May 8, 2012.

Ativan? Am I allowed to have that before surgery? Oh, not scheduled until afternoon? Then pour me a double, will you? Oxycontin? Heck, yeah. It was a rough night.

That morning, I discovered my monthly friend had arrived (sorry for the TMI, male readers, but such is life). Awesome. Thanks. This gets better and better. How am I supposed to deal with THIS after surgery? Oh well, hopefully the nurses will take care of it. Apparently, they did.

Someone from the surgical team came by. Glenna, maybe? In my mind it was Glenna, but maybe that’s just because I liked her so much. She told me that they were considering moving up my surgery because Dr. G’s morning patient was stuck in traffic. Stuck in traffic? Wait, you mean there are patients having brain surgery who can just drive in on the morning of surgery? And I just sucked down an Ativan and Oxycontin, am I allowed to have surgery after that?

Matt would have had to drop our eldest at school and then he had planned to be at the hospital anyway. I’m not sure who was in charge of the other two, my middle son would have had preschool that afternoon, I’m not sure if he went. Gosh, I hate saying that I had no idea where my kids were!

I got confirmation of the schedule change. I was going in soon. It was time to start an IV. Like any sane person, I am not fond of needles, but had become vaguely resigned to them over the past few days. Or maybe it’s just the Ativan talking? Whatever. Prod away. My family got there. I have a vague impressions of hugging my mom. She was crying. I remember shaking on the gurney. Not being able to stop. Hugging Matt, which was much harder with the IV in. Being assured I would see them all soon. Then nothing. Nothing.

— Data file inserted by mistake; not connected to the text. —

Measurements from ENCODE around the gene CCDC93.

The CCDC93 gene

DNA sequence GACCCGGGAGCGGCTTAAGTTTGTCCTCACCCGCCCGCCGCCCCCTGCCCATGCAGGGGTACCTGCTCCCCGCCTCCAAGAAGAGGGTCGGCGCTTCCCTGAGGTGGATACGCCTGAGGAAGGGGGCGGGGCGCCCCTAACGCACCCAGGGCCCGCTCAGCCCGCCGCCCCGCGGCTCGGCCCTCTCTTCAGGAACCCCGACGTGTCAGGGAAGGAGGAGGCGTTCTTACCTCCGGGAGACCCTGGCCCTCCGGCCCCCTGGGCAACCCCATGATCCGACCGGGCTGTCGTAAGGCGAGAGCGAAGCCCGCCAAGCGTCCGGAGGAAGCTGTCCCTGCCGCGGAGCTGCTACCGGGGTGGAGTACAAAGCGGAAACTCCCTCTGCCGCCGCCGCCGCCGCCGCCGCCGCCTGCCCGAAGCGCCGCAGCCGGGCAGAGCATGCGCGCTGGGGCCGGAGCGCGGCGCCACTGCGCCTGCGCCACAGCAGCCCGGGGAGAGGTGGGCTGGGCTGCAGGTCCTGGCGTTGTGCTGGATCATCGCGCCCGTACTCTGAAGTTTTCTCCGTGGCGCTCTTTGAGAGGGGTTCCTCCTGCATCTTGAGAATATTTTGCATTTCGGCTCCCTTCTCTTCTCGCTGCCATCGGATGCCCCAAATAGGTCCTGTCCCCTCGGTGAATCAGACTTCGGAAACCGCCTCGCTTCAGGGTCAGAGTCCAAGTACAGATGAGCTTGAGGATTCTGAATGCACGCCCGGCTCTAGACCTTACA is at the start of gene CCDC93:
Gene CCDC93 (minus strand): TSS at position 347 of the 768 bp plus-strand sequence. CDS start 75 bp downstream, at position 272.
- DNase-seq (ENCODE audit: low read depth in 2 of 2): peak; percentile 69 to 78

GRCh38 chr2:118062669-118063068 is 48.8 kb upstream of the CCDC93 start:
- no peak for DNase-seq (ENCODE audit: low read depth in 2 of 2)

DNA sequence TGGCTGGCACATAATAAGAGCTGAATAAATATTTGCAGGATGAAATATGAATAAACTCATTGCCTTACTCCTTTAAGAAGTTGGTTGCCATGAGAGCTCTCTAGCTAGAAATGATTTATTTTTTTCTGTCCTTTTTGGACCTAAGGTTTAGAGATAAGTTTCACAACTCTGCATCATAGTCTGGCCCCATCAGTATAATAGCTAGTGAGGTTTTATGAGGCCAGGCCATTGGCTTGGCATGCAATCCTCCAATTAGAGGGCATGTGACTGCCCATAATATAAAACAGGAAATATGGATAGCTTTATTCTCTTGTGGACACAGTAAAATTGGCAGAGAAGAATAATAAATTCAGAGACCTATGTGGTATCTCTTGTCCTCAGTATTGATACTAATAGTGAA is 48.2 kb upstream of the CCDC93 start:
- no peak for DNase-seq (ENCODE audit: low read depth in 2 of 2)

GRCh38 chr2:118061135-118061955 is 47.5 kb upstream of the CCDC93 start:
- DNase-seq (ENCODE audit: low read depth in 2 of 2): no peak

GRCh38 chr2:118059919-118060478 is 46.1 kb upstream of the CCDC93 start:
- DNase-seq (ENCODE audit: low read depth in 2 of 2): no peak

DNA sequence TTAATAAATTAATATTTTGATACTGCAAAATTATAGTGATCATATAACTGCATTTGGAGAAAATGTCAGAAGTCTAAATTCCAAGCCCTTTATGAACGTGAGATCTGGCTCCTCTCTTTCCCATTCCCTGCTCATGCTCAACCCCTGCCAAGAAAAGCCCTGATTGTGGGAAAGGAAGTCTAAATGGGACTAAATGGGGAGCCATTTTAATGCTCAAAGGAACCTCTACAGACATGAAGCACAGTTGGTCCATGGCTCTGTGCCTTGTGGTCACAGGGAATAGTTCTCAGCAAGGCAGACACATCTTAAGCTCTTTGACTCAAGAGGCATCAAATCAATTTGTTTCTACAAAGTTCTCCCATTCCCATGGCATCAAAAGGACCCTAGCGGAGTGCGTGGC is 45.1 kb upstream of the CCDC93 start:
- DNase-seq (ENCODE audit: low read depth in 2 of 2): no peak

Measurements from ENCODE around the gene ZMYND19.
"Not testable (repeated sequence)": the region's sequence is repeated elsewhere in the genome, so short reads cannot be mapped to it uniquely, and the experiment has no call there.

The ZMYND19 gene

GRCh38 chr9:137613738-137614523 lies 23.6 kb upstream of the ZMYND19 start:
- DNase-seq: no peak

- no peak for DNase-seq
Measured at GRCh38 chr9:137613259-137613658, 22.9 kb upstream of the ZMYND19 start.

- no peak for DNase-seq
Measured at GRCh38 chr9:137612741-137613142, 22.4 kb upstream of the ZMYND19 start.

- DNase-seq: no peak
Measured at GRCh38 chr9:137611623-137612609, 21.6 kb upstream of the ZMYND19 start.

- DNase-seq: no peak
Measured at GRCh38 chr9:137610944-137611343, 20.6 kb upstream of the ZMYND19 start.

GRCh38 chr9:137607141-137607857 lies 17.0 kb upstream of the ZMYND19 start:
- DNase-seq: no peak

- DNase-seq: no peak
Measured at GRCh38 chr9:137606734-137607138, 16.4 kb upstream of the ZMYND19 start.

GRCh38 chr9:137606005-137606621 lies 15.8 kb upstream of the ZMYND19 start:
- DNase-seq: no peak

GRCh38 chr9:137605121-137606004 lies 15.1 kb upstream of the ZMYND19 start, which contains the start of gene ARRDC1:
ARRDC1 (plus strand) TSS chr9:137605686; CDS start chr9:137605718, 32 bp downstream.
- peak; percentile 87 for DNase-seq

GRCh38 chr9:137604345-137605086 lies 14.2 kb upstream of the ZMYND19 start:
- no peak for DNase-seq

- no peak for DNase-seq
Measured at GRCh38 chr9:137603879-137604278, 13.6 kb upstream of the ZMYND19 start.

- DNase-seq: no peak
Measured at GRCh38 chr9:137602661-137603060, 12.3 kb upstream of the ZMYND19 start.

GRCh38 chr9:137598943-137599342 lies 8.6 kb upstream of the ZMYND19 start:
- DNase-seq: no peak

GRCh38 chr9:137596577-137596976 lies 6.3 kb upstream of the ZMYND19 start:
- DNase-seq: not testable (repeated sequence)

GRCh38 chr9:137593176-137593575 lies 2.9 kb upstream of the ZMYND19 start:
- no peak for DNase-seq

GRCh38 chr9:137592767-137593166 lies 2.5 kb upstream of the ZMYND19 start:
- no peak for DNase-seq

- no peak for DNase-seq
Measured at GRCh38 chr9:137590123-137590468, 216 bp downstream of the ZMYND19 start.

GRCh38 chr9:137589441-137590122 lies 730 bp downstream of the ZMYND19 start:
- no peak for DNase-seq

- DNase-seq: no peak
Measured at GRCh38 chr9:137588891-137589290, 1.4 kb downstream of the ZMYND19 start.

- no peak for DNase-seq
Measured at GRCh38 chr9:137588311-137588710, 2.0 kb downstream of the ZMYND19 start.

Awake. Awake. Matt was there. He was talking to me. I was hysterical. Crying. Panicking. Did they have to postpone the surgery because I’m freaking out? Why am I freaking out?  Oh, the surgery is over. I’m alive. Then, why can’t I stop crying? Turns out Matt had been called in to see me much sooner than they normally would have allowed after the surgery because of the hysterics. There was nothing they could do to calm me down and they were worried about the pressure in my head. I have this vague impression of not being able to look at him properly. Was my head restrained? Was it just the pressure inside my head that made it feel that way? There were drains and monitors and unknown amounts of drugs in my system, maybe that’s why I couldn’t move my head. Despite his earlier avowal not to, Matt has been reading this. Every entry. He will fill in the blanks, but it doesn’t really matter anyway. I just remember I couldn’t move my head and even moving my eyes to look at Matt was almost impossible.

From a distance, I heard my own broken voice pleading with my husband, “but what if I’m not smart anymore?” Ah, the worry of a perfectionist only child with a PhD in Medieval Studies from an R1 school.

“Of course, you’re still smart. It’s all still up there. You know more than I do about medieval history. I’m sure I could ask you anything and you’d be able to answer me.”

Oh, please don’t ask me anything. It’s gone. All gone. Something’s not right and it’s ALL GONE.

“Tell me something,” he said.

“Tell you what?”